Housing as a Right: Contesting the Constitutionality of Lebanon’s Rent Law
It appears that the long and arduous passage of the [new] rent law through the framework of Lebanese institutions is nearing its end. After parliament voted in favour of the law on April 1, 2014, the president decided not to send it back for further discussion as its publication in the Official Gazette would have permitted him to do so. However, the president, along with ten members of Parliament, opted instead to challenge the law before the Constitutional Council.
Their challenges are based on the law’s violation of a number of articles and principles enshrined in the Lebanese Constitution, the foremost of which are equality among citizens and a citizen’s right to judicial appeal. In addition to these two justifications, a third one has been put forward: the “right to housing”. Those who question the rent law’s constitutionality are asserting that the law would deprive tenants from this right, which they consider to be constitutionally protected.
The right to housing has only been recently introduced into Lebanon’s legal and political discourse. Before the uproar which was provoked by the rent law, it had largely failed to capture considerable attention. The recent emergence of the right to housing is not limited to the Lebanese legal framework, it only appeared in Western legislation at the beginning of the 1980s. Since its enshrinement as a right, it has embodied a socially-oriented approach within legislation.
Classical rights -first and foremost, rights related to property and debts- aim to encourage commerce, investment, and the exchange of capital. They view the citizen not as a member of society with particular needs, but as a merchant and investor in a capitalist system of exchange. The right to housing, however, belongs to a different kind of logic. Rather than aiming for the benefit of an economic agent with no regard for their personal characteristics, it takes into account the citizen’s daily sufferings and particular aspirations. Indeed, the most notable characteristic of the right to housing is its “personifying” of rights on the basis of social considerations.
The right to housing is the right of every person to suitable and independent housing, and is ensured by the state. We might expand upon this general definition by resorting to the first article of a French law issued on May 31, 1990. The latter enshrined the right to housing through the following definition: “every person or family suffering from severe difficulties, due to lack of adequate resources or livelihood, has the right to state assistance in obtaining appropriate and independent housing, or to remain in such housing, according to the conditions determined by this law”.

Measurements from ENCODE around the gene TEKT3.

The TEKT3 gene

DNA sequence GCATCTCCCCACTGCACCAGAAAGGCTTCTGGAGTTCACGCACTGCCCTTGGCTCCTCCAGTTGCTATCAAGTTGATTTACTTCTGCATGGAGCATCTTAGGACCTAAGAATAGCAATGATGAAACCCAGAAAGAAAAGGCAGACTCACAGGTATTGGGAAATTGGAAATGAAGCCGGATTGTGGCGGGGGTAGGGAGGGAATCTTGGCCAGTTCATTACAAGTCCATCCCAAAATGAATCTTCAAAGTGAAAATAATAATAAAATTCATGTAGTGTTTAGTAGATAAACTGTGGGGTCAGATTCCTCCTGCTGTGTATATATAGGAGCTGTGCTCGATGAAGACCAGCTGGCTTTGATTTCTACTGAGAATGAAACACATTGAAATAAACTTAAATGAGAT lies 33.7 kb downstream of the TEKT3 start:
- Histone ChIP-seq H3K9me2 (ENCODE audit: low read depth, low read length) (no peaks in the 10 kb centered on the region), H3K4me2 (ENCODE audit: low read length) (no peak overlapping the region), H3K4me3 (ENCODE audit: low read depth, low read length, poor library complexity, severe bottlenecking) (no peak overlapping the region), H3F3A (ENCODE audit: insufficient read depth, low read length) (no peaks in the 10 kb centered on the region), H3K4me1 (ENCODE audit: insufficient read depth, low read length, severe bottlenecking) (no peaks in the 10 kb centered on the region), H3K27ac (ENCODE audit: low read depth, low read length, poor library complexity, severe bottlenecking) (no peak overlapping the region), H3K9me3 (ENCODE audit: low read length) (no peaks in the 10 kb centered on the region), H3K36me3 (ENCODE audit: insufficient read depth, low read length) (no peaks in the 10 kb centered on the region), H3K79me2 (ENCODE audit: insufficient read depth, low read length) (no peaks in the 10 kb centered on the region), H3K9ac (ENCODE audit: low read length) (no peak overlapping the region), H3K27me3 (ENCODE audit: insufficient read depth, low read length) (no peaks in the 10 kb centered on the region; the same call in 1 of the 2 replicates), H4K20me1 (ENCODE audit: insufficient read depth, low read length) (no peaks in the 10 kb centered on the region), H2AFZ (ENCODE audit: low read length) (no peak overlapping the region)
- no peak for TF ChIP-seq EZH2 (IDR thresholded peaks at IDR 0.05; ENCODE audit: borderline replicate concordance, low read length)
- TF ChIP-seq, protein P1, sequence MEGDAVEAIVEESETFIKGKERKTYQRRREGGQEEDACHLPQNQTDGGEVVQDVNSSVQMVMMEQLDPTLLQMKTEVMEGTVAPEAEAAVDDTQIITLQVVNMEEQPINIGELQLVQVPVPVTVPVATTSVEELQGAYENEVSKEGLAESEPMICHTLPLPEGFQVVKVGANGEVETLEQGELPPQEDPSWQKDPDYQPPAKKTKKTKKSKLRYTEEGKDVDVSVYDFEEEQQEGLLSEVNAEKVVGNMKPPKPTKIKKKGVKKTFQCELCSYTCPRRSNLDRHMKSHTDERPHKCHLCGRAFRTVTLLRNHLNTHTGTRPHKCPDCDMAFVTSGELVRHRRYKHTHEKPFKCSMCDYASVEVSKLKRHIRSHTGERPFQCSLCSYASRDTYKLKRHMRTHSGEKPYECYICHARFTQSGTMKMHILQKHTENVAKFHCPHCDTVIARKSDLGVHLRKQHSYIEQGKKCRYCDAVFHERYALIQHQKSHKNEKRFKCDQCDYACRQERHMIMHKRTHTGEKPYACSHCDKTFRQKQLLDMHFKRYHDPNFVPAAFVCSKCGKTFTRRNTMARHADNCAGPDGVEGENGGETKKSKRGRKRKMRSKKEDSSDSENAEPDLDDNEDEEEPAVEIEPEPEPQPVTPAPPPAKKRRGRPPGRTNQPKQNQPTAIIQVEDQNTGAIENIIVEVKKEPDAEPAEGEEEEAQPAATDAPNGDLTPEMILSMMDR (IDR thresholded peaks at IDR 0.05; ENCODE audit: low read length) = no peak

As for the Lebanese rent law, those who challenge its constitutionality believe that the law should be nullified given that the Lebanese Constitution enshrines the right to housing, and that the rent law deprives tenants of it. Their challenge raises two questions. The first is regarding the extent to which the Lebanese Constitution enshrines the right to housing; the second is the extent to which the rent law itself respects that right.
A cursory reading of the Constitution’s provisions might suggest that it does not enshrine the right to housing: it contains no article guaranteeing the right to citizens in an explicit way. This does not necessarily mean that such a right does not enjoy constitutional protection. The absence of a textual reference to the right is one thing, but the interpretation of that text in relation to the right is something else. The French Constitutional Council, for instance, confirmed that the implementation of the right to housing “enjoys constitutional stature”, without the French Constitution explicitly specifying respect for this right.
As for the Lebanese Constitution, those who are challenging the constitutionality of the rent law have put forth very interesting arguments for establishing the constitutional character of the right to housing. In the first place, they cite international charters, starting with the Universal Declaration of Human Rights (which the Lebanese Constitution obligates Lebanon to abide by it in section (b) of its preamble), as guaranteeing this right. Article 25 of the Universal Declaration of Human Rights stipulates the right of “every person to a standard of living adequate for the health and well-being of himself and his family, including food, clothing, housing...and the right to security in the event of unemployment, sickness, disability, widowhood, old age, or other lack of livelihood in circumstances beyond his control”. Article 11 of the International Covenant on Economic, Social and Cultural Rights specifies that “States Parties to the present Covenant recognize the right of everyone to an adequate standard of living for himself and his family, including adequate food, clothing and shelter...States Parties will take appropriate steps to ensure the realization of this right”.
In the second place -and herein lies the essential significance of the challenge- those challenging the law are focusing on the texts of the preamble of the Constitution to support their arguments, starting with sections (c) and (i). The first section affirms that “Lebanon is a parliamentary democratic republic based on respect for public liberties, especially the freedom of opinion and belief, and respect for social justice”. The second states that “Lebanese territory is one for all Lebanese. Every Lebanese shall have the right to live in any part thereof and to enjoy the rule of law wherever he resides. There shall be no segregation of the people on the basis of any type of belonging, and no fragmentation, partition, or settlement of non-Lebanese [persons] in Lebanon”.